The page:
Totaranui camping peace in paradise
Totaranui is camping nirivana with golden sands and a sprawling native bush setting. sets up camp in this piece of paradise.
The totara is a forest giant respected by Ma¯ori, and a large one might be referred to as rakau rangatira – a chiefly tree. Its timber was prized above all others. Nui means ‘large’.
I will ponder this as I enjoy the golden sands at Totaranui campsite this week with 800-plus other people. If a traditional Kiwi camping experience is your thing then Totaranui, or ‘‘Tot’’ as the locals say, is the place to go.
There is a strong sense of community and families have been camping here for several generations.
If you prefer a solitary camping experience, stay away, or visit outside the summer season when Totaranui has only a handful of residents.
What draws so many people to this location each summer?
Camping next to the clear water and golden sand of the kilometre long Totaranui beach, at Abel Tasman National Park’s northern end, is an annual event for many Nelsonians.
We also swim, kayak, fish and explore native bush on nearby tracks. Originally a farming settlement, the only permanent residents now are Department of Conservation staff. Farming ceased after the National Park was founded in 1942 and forest has been allowed to naturally regenerate from manuka and kanuka to its original mix of southern beech and podocarp, including totara.
Not so long ago, Abel Tasman National Park was regarded as a backwater. In 1957, the Nelson Evening Mail described the Abel Tasman area as ‘‘a stretch of little known coastline.... it is difficult to access except from sea and remains in much the same state as in pre-historic eras.’’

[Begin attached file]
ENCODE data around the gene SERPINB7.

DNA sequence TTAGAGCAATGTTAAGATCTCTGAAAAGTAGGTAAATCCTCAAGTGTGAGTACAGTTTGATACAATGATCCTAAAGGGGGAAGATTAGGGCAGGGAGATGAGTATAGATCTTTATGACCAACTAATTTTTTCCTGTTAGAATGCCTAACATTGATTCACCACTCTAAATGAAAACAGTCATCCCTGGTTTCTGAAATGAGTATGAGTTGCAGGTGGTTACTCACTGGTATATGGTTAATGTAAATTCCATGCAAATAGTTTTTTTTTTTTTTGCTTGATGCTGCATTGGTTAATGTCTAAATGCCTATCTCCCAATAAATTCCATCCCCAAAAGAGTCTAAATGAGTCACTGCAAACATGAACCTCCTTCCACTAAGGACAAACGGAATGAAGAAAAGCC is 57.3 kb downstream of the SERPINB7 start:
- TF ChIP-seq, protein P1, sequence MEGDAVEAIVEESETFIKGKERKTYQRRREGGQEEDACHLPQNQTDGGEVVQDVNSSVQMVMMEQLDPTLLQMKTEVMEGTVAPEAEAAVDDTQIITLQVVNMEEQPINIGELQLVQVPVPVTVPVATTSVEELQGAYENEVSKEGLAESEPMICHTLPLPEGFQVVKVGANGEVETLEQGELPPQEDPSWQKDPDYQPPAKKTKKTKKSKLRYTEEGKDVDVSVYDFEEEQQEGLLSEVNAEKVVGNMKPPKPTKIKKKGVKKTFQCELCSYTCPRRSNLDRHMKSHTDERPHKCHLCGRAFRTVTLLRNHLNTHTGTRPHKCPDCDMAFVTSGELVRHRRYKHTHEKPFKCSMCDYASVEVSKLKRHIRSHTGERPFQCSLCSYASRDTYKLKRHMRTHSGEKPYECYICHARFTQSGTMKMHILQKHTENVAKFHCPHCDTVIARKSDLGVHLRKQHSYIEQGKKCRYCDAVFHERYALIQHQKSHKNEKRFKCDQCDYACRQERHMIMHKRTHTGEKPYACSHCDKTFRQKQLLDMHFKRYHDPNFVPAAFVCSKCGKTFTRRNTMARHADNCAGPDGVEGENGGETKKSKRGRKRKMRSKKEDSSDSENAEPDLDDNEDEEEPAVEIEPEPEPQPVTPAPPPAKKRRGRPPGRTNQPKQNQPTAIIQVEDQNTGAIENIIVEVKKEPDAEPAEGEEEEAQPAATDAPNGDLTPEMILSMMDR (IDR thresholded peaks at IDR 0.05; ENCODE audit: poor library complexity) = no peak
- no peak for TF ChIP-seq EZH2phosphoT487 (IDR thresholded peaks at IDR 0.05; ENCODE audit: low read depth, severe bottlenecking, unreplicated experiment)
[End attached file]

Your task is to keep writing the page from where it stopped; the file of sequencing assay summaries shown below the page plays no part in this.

Now a mecca for holiday makers, Totaranui is an inter-generational camping destination.
Many people return every year – often to the same site their parents had, and married to someone they met there.
The campground is divided into 23 zones, or living rooms. These are separated by shelter belts and modern amenity blocks. Once campers erect their canvas fences, park the caravan and large family tent, install a beer fridge, communal dining area and portable shower, the campground starts to resemble a tight collection of Kiwi quarter-acre sections.
Although you need to book a campsite online via the DOC website – and do so early – specific areas can’t be reserved, or places held for campers yet to arrive.
Young children play in the sand with their new friends, crafting mermaid tails and exploring rock pools. They learn how to paddle a kayak. They stay up late to see stars and cook marshmallows over an open fire (but only in the DOC fireplaces provided). Slightly older children ‘hang out’ on the beach, catch up with mates they met last summer, work on their tans, attempt to log into social media (very patchy coverage), listen to their iPods and bug their parents for a trip out to civilisation.
The latter being defined as a place with Wi-Fi access – the closest is half an hour away over a narrow, windy road at Pohara.
For adults, limited cell phone reception makes for a total relax. I can sit in the sun with a book and then fall asleep.
If feeling energetic, I might do a walk along the sand or head to Awaroa Beach. You may recall that last summer, we crowdfunded to buy a piece of this.
If not feeling energetic there are plenty of people to talk to – many I don’t get to see during the year. I can have a glass of something cold with them. Every January the world seems to stop and come to Totaranui to chill.
See you there. firstname.lastname@example.org
Getting ready to launch from the beach at Totaranui.